History of Martial Arts: Ancient peoples of all types engaged in fighting, war, and hunting. Thus, each and every civilization subscribed to a version of martial arts or combat all their own. Still, most people think of Asia when they hear the term martial arts. Along with this, around the year 600 BC trade between India and China flourished. It is believed that during this time information regarding the Indian martial arts was passed onto the Chinese and vica versa.
According to legend, an Indian monk named Bodhidharma facilitated the transmission of Chan (China) or Zen (Japan) to China when he moved to southern China. His teachings lent a lot to martial arts philosophies like humility and restraint that continue even today. In fact, some have credited Bodhidharma with the initiation of Shaolin martial arts, though this assertion has been discredited by many.
Types of Martial Arts: Generally, martial arts can be broken down into five distinct categories: Stand-up or striking styles, grappling styles, low impact styles, weapons based styles, and MMA (A Hybrid Sports Style). Along with this, the emergence of MMA has caused quite a bit of mixing of styles in recent years to the point that a lot of dojos don't look quite the same as they used to. Regardless, below are some of the more well-known styles.
Striking or Stand-Up Styles
Grappling or Ground Fighting Styles
Throwing or Takedown Styles
Weapons Based Styles
Low Impact or Meditative Styles
MMA- A Hybrid Sports Style
Famous Figures in Martial Arts
There are many people that have contributed to the martial arts in significant ways. Here are just a sampling of them.
- Itosu Anko: Anko (1831-1915) is widely considered to be "the Grandfather of Karate," for his work with creating simplified katas and forms for less advanced students. In this way and more, he is credited for helping the art to gain more mainstream acceptance.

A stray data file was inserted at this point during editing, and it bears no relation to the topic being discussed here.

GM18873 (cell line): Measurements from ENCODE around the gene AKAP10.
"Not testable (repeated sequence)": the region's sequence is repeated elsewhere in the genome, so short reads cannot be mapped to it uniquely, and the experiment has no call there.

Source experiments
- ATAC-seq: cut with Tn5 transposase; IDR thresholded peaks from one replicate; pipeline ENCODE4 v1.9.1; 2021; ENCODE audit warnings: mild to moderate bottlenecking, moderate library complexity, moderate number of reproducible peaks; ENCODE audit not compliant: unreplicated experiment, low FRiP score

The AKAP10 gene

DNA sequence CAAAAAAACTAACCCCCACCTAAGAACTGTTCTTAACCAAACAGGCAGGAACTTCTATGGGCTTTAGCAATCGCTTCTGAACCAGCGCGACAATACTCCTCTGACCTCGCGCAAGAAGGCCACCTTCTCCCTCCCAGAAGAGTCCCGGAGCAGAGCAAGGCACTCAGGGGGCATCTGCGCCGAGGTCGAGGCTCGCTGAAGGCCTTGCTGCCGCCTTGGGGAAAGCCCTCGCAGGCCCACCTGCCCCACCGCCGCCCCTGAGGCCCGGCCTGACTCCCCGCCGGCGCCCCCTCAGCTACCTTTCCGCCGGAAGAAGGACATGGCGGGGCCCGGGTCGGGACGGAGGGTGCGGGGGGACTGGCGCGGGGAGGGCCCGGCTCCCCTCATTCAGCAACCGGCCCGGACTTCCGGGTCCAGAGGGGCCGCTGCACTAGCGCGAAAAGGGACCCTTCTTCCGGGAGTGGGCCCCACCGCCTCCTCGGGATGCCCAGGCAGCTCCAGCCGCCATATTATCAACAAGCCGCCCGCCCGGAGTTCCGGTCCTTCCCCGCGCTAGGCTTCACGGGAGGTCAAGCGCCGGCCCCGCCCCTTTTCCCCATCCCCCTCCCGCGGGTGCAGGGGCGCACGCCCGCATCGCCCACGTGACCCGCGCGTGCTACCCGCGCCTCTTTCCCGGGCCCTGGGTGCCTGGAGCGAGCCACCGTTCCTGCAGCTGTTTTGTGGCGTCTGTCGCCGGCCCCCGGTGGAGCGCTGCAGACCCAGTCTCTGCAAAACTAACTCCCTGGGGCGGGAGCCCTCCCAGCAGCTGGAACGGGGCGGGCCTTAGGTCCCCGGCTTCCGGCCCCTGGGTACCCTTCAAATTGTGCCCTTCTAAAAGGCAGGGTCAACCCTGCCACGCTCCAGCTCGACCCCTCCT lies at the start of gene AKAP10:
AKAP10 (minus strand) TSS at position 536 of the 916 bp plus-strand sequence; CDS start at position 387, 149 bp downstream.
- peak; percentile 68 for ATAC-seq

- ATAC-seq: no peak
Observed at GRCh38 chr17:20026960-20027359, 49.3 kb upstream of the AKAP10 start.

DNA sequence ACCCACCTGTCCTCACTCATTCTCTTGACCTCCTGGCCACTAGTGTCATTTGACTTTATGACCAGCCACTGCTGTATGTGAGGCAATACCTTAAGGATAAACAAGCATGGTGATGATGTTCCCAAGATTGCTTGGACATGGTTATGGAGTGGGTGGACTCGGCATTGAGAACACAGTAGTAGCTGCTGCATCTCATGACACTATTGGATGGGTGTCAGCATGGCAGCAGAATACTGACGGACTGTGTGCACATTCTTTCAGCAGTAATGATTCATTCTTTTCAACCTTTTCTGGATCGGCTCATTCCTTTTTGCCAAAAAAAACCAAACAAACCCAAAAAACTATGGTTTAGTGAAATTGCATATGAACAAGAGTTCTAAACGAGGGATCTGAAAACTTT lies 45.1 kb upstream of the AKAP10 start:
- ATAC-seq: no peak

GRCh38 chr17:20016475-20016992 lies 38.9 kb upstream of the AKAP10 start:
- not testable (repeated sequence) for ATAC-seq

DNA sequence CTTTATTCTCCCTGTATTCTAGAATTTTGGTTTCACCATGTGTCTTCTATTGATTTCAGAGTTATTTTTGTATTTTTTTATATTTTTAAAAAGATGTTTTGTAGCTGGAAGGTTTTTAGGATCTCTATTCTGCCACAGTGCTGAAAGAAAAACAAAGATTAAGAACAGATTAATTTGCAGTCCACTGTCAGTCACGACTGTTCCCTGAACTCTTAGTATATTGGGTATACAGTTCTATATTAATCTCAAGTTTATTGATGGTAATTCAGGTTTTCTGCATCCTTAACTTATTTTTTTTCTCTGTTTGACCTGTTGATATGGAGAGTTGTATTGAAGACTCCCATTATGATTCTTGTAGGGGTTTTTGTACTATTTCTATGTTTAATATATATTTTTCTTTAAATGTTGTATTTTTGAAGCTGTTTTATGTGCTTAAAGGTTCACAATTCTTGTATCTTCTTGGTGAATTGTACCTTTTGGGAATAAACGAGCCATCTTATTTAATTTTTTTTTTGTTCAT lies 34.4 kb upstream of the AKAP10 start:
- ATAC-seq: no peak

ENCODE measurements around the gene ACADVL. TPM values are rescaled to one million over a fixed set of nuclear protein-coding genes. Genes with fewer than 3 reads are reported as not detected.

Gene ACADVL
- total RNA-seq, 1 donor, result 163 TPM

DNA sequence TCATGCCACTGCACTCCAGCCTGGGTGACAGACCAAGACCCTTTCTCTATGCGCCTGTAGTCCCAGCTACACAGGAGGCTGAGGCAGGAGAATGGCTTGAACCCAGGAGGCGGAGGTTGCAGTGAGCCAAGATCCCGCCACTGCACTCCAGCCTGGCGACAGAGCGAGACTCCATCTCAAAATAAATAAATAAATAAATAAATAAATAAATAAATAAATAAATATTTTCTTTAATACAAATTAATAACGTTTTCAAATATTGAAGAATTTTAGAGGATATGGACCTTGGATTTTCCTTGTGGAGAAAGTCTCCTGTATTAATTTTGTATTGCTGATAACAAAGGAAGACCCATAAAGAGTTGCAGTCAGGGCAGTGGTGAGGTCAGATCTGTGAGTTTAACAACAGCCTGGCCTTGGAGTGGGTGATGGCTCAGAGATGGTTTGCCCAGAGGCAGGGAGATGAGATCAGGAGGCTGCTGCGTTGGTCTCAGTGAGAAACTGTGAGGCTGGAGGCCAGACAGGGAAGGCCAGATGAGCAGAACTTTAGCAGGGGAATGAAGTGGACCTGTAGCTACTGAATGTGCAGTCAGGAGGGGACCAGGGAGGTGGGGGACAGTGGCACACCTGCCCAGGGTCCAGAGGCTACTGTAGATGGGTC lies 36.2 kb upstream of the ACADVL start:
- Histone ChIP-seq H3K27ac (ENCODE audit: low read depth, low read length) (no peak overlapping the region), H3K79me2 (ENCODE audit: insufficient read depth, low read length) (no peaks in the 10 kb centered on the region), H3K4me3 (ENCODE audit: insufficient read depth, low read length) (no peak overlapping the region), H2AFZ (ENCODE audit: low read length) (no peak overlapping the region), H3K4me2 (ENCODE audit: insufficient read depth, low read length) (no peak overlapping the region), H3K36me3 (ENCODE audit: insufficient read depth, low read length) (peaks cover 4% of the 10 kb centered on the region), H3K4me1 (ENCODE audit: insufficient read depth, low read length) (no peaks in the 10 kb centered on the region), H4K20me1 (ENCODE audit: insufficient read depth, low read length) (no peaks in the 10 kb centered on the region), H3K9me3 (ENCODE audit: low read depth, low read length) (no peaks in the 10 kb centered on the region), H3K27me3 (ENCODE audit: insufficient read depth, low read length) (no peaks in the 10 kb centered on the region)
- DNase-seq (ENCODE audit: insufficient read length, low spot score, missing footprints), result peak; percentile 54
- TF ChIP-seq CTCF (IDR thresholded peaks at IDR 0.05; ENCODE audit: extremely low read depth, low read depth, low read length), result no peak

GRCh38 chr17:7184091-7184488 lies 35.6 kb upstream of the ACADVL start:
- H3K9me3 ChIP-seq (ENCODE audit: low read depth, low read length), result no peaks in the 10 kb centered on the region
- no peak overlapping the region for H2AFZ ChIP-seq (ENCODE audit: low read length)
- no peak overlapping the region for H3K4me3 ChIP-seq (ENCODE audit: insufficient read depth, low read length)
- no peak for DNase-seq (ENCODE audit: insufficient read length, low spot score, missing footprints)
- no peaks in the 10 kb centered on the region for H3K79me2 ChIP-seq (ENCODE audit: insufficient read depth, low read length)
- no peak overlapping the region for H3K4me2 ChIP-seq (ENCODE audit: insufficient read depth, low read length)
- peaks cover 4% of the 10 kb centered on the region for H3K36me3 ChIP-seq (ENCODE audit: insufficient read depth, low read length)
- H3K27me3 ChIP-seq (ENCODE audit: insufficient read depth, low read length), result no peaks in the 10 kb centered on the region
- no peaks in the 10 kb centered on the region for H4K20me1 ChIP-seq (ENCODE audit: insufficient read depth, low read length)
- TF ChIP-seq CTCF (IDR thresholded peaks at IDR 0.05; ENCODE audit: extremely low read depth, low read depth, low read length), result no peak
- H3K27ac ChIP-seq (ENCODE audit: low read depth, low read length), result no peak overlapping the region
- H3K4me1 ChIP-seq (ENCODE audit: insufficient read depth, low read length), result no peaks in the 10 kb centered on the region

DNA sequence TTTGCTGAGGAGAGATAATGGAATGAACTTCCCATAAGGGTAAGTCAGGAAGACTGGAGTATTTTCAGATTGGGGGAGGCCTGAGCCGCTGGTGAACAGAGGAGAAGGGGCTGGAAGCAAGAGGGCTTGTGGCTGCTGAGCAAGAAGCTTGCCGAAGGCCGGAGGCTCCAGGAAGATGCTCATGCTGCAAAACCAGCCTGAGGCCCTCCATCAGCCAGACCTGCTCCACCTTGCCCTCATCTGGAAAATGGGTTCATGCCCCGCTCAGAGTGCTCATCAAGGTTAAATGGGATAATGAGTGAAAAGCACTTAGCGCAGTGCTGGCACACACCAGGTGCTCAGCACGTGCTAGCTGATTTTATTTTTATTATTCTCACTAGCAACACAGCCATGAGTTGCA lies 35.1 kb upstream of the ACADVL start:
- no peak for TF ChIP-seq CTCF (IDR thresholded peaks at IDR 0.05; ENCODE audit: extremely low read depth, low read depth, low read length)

- Helio Gracie: Gracie died in January of 2009 at the age of 95. He is considered the inventor of Brazilian Jiu Jitsu, having taken the teachings of judo and made them less about strength and more about leverage.
- Royce Gracie: Helio's son, Royce Gracie, won three of the first four UFC tournaments. This served to show the world just how effective the art that his father had invented, Brazilian Jiu Jitsu, was. He did this, by the way, while only weighing approximately 170-180 pounds in tournaments where there were no weight limits. His performance in these early UFC tournaments changed martial arts forever.
- Dr. Jigoro Kano: During a time when all individualized activities in Japan were on a decline (Japanese jujutsu included), Kano invented Kodokan Judo with the idea that it might someday be mainstream enough to become a sport and hence, less individualized. Thus, he eliminated many of the techniques he deemed dangerous in jujutsu and eventually his dream came true. In 1910, judo became a recognized sport.
- Bruce Lee: Bruce Lee was important for more than just his ability to act in popular movies and the television series, The Green Hornet. He was also an innovator in the arts, realizing that the things that did not work should be discarded for techniques that were effective. He was the founder of the art Jeet Kune Do, a style designed to live outside the boundaries of other traditional martial arts styles. On July 20, 1973, Lee died in Hong Kong at the age of 32. The official cause of his death was a brain edema, which had been caused by a reaction to a prescription painkiller.